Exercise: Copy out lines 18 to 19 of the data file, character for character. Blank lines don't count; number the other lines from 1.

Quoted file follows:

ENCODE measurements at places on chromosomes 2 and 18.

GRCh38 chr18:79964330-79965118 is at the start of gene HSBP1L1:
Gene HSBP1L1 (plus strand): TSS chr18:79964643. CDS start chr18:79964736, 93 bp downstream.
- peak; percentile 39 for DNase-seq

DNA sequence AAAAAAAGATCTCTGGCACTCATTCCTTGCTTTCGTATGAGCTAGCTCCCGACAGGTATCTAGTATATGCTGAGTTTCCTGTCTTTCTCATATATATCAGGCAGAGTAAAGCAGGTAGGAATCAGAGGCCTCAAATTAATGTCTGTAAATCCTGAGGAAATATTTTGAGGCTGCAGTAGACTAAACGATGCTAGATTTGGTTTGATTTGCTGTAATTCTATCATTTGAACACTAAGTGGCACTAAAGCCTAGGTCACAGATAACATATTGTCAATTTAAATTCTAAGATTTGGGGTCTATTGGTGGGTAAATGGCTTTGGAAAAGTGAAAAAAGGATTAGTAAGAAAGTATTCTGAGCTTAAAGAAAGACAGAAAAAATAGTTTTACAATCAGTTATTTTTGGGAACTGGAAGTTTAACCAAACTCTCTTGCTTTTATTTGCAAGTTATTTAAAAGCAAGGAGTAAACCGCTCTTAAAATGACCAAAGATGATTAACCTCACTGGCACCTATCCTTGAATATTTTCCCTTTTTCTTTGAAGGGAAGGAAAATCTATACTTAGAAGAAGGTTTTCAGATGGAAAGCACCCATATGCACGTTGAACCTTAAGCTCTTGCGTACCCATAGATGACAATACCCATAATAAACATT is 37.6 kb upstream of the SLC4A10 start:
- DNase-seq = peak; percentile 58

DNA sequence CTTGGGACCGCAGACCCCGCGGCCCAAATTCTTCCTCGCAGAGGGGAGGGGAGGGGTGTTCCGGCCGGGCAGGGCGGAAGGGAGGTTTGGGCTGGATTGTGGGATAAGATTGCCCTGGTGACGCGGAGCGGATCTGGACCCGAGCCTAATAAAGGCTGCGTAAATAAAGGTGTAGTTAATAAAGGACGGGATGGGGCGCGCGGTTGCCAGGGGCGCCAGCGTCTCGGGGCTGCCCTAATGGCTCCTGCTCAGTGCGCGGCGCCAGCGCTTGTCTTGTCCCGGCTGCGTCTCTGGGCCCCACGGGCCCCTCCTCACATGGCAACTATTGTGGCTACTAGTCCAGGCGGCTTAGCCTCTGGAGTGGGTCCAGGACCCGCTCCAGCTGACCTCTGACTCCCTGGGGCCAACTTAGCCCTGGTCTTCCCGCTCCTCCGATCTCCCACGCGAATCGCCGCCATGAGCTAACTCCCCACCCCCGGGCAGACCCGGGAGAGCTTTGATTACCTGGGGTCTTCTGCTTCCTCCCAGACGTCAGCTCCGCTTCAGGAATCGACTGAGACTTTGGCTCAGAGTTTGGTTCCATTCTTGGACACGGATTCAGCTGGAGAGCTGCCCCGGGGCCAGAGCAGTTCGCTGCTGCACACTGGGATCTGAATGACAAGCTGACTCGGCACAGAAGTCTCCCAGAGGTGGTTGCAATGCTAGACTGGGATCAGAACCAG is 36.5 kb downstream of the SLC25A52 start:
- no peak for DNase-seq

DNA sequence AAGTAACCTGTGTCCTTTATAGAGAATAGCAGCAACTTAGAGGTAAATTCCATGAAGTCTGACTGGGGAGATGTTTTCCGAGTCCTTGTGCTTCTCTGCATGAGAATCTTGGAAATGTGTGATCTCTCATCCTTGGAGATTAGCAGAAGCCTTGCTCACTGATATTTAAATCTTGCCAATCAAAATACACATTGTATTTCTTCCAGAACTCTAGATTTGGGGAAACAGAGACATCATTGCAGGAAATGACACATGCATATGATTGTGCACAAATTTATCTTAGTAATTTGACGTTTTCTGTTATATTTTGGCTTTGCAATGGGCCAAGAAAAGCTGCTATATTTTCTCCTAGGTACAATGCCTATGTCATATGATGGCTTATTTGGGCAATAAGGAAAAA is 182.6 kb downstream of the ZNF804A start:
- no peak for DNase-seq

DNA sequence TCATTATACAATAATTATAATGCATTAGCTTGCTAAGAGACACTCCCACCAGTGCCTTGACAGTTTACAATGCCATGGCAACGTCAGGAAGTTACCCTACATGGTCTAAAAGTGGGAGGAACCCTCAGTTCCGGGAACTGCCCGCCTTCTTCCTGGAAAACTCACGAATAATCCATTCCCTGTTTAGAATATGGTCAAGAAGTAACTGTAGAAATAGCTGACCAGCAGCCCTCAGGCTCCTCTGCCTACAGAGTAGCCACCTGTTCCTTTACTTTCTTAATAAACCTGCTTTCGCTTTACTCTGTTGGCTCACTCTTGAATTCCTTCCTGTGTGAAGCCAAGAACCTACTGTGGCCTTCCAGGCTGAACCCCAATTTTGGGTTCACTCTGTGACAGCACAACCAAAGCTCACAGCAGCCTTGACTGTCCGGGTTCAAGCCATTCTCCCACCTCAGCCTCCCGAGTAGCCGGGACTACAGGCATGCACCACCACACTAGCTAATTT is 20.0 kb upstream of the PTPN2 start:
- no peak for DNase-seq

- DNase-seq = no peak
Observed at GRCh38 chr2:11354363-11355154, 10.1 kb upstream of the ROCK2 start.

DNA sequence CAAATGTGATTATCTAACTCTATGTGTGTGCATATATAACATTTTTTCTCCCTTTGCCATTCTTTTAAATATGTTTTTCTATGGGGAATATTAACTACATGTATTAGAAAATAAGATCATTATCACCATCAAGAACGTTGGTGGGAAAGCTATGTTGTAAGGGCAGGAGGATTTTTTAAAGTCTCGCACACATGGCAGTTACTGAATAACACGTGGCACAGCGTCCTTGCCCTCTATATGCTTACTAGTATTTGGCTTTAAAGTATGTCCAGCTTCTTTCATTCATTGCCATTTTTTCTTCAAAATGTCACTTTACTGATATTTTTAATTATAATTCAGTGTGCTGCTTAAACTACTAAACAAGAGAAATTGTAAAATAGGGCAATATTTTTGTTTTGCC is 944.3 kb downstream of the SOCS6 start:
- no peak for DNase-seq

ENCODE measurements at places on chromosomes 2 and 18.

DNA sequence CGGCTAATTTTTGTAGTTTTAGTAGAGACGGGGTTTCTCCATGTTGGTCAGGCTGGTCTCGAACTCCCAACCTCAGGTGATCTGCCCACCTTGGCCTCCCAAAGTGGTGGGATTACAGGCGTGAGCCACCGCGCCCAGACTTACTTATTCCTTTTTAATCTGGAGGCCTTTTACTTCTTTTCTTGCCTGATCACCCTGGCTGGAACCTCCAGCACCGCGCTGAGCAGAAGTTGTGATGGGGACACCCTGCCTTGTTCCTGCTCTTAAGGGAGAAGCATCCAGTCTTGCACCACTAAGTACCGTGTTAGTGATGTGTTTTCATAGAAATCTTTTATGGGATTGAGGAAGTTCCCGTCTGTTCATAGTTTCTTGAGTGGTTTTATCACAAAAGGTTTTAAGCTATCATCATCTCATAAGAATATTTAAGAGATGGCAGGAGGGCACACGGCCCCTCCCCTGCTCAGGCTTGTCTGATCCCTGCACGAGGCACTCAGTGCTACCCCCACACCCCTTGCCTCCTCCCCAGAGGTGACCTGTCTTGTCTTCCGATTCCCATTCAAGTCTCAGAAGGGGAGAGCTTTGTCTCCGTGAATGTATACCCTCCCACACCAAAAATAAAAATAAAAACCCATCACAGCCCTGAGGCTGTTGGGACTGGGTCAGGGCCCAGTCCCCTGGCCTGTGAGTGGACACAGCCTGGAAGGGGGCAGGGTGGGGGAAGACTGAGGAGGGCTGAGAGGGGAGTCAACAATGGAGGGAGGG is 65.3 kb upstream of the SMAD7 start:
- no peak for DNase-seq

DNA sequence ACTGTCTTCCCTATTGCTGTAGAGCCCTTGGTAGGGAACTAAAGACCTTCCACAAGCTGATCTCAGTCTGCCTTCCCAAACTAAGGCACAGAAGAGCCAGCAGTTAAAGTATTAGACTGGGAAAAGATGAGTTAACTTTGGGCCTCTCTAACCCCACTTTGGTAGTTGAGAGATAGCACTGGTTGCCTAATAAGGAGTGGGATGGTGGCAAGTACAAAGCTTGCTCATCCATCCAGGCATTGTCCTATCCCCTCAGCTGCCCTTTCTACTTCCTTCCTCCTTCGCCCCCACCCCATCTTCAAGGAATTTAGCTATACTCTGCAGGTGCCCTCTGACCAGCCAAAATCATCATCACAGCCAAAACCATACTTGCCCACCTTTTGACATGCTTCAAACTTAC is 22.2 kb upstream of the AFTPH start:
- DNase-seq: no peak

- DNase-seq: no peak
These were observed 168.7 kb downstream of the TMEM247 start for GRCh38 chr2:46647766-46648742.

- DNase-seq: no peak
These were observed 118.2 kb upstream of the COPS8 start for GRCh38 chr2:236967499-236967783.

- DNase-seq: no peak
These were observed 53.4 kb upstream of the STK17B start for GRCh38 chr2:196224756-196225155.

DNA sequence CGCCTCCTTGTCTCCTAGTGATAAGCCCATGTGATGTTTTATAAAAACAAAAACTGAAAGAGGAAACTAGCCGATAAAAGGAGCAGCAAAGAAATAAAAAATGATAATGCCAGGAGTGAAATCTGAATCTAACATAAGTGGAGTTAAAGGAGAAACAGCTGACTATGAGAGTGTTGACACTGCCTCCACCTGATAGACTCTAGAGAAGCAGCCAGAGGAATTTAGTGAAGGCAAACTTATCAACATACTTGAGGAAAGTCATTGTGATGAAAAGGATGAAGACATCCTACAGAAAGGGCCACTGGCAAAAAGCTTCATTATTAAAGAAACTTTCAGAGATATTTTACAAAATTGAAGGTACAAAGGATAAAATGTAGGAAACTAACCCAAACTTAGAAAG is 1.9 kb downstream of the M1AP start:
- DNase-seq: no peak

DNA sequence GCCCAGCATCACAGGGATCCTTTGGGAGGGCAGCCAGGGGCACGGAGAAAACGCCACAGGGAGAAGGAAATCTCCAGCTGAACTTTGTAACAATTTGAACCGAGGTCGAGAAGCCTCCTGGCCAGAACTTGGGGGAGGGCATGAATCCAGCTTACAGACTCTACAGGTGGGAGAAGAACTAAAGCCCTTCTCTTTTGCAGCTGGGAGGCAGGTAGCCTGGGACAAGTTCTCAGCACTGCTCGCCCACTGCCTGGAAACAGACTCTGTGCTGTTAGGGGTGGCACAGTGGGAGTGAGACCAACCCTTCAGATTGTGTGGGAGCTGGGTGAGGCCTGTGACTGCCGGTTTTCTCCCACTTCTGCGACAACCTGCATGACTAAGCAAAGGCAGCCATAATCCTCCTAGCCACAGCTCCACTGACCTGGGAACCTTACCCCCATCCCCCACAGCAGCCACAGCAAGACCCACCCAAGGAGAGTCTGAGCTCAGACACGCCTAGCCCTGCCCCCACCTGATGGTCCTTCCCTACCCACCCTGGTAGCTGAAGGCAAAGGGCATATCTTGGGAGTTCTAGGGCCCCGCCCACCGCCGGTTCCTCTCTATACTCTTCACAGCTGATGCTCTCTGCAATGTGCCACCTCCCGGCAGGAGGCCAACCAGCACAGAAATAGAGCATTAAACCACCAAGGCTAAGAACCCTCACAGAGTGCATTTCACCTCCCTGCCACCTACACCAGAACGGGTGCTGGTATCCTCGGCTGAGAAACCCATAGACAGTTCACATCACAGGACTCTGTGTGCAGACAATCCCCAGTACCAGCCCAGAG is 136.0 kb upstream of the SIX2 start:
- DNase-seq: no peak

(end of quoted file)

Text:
DNA sequence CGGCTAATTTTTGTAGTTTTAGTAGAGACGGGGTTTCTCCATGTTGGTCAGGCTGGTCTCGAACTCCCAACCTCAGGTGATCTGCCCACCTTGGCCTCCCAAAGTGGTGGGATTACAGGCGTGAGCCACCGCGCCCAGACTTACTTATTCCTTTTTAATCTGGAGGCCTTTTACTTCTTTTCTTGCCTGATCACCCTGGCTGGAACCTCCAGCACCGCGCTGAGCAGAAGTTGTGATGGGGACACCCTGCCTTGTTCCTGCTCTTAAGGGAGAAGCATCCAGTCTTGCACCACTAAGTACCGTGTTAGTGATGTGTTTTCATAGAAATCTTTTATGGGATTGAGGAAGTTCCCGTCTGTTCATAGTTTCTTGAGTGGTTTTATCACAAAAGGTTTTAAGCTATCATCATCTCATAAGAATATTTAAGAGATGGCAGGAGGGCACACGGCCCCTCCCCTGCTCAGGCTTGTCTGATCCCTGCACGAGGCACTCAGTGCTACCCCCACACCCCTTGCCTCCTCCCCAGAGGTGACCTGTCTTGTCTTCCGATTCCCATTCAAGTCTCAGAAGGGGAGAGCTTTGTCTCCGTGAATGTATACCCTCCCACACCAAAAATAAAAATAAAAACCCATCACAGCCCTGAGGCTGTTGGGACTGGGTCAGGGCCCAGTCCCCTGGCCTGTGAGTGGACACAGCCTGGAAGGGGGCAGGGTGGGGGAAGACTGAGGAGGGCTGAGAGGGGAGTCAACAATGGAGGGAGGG is 65.3 kb upstream of the SMAD7 start:
- no peak for DNase-seq